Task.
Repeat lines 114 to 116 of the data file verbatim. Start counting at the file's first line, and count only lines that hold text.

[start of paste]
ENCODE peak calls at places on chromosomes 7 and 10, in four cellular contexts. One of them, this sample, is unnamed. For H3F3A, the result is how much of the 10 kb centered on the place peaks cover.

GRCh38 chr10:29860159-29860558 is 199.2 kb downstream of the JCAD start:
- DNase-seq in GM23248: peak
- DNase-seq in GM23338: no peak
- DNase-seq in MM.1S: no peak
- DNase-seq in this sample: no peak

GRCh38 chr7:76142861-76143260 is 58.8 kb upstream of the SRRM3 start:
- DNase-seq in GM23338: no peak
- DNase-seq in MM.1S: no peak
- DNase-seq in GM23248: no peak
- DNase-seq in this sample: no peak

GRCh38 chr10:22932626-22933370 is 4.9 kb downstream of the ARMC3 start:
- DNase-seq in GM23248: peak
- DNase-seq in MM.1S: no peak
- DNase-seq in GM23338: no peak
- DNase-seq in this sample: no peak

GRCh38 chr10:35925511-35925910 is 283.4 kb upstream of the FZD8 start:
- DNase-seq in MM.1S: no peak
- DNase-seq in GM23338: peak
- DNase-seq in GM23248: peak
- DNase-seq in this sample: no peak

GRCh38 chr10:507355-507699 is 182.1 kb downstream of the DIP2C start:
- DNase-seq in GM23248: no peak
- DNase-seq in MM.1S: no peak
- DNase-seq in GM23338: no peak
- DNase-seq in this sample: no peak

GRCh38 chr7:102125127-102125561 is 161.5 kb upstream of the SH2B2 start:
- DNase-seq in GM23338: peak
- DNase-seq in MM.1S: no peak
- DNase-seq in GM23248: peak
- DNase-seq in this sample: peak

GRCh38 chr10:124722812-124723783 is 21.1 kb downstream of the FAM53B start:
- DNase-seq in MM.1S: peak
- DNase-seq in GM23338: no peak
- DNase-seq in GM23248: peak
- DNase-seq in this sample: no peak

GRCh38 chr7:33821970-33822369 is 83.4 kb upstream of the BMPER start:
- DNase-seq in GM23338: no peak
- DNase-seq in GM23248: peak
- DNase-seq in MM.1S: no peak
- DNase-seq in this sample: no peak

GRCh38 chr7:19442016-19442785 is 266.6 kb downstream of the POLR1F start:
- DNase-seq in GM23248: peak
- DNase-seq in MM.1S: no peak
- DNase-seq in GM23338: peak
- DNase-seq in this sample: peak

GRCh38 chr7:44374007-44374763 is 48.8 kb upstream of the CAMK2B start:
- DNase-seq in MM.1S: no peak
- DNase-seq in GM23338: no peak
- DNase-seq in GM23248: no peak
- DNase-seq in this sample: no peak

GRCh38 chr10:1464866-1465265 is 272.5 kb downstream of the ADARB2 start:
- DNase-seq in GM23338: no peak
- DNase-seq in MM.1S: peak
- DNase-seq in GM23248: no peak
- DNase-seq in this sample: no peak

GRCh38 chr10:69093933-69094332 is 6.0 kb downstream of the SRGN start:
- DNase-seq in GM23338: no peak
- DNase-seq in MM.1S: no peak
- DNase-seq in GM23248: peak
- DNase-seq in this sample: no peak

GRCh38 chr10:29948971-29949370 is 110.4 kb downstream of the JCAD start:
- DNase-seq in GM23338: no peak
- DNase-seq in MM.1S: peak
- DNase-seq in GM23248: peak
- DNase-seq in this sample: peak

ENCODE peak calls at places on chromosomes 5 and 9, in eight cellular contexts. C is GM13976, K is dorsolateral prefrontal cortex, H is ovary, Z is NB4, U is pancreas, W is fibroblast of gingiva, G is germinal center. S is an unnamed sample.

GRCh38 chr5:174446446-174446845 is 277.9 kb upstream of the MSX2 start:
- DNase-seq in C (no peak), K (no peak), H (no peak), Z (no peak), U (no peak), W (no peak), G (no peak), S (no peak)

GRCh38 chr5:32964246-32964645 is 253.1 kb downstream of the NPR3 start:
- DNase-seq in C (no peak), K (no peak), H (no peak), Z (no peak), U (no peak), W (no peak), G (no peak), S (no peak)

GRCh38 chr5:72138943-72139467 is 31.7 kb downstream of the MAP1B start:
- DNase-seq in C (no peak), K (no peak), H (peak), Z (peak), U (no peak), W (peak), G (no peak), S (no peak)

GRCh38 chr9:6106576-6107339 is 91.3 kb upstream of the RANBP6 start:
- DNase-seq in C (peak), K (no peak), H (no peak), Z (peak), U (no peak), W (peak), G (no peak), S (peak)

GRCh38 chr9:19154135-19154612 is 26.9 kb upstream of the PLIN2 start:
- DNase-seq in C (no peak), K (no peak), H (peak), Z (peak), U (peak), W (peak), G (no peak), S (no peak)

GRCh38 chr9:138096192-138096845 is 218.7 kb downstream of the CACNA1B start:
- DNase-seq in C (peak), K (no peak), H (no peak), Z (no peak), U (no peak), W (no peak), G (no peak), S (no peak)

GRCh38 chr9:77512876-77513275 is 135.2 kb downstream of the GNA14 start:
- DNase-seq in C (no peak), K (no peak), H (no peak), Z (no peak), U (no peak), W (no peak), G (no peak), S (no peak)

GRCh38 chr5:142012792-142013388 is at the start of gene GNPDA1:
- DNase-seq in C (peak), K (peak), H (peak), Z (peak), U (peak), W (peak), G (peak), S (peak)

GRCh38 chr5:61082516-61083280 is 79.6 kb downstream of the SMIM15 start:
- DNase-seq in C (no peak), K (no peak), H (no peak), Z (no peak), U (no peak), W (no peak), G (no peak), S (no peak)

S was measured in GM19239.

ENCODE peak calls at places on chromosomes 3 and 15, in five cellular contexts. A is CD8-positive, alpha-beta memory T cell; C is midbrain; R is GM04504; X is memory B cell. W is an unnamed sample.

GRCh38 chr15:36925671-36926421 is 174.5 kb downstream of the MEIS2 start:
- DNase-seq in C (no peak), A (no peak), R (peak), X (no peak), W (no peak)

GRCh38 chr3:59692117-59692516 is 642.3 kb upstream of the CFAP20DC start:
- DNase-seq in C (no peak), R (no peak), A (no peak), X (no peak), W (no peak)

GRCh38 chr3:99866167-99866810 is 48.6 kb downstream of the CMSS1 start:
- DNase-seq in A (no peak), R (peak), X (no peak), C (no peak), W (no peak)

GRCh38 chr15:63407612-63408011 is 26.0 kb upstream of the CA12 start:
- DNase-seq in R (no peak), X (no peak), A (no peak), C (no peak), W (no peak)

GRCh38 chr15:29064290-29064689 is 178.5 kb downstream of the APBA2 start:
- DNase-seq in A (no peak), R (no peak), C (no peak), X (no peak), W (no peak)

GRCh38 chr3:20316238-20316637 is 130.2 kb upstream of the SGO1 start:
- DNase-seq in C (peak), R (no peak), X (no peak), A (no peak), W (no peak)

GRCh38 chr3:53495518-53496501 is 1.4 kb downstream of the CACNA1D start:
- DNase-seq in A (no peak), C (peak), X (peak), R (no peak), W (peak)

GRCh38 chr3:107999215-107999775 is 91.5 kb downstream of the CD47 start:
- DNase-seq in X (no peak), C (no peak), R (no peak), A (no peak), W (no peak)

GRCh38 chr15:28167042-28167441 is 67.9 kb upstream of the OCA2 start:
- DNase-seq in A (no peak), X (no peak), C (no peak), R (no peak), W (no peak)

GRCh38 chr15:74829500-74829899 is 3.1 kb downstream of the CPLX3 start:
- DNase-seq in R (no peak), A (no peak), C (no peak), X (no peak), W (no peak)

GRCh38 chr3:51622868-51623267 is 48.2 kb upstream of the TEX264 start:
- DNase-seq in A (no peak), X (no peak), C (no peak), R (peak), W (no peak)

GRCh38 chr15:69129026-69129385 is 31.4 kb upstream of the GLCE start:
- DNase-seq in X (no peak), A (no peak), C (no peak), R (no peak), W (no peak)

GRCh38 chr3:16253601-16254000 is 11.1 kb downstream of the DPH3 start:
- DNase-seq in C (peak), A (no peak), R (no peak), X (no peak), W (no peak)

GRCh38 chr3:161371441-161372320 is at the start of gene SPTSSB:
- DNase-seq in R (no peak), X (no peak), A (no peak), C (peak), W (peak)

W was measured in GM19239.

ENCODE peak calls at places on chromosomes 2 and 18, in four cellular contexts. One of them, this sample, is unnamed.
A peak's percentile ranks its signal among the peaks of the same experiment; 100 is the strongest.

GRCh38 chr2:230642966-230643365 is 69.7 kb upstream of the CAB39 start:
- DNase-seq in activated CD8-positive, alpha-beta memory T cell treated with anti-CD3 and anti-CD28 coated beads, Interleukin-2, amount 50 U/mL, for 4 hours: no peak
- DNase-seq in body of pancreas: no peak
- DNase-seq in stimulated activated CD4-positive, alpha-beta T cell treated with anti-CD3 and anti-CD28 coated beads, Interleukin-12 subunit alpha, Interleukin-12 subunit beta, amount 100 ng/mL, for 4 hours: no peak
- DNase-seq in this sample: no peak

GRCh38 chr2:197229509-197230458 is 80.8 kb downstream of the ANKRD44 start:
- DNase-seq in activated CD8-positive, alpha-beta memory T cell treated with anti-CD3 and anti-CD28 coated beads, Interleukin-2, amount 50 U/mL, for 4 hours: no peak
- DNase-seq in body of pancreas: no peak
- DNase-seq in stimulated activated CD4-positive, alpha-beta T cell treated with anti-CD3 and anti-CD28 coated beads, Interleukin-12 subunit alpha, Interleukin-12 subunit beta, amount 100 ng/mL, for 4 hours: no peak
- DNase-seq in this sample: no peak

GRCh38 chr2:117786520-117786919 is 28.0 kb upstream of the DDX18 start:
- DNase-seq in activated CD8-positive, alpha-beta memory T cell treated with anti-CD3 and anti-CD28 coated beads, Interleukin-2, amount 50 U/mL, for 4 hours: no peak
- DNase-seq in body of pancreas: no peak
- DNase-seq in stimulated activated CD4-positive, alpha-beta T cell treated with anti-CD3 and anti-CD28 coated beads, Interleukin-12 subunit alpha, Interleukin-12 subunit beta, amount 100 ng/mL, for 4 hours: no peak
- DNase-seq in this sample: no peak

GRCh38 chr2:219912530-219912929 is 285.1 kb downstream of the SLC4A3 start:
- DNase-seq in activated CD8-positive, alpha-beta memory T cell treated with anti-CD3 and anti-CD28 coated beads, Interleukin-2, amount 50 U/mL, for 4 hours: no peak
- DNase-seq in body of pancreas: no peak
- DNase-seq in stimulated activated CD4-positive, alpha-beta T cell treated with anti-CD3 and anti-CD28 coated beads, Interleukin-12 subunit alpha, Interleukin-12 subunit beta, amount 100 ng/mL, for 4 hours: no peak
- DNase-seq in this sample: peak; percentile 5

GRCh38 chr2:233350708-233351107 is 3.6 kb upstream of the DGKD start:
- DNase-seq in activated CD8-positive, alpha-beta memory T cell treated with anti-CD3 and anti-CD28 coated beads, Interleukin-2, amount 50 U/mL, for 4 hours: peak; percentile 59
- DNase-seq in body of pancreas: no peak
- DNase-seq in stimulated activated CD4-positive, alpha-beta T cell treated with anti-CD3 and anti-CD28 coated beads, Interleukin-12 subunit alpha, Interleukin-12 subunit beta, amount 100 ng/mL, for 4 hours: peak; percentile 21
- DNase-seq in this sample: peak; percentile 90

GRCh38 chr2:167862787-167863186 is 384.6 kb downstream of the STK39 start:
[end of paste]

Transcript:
GRCh38 chr3:161371441-161372320 is at the start of gene SPTSSB:
- DNase-seq in R (no peak), X (no peak), A (no peak), C (peak), W (peak)

W was measured in GM19239.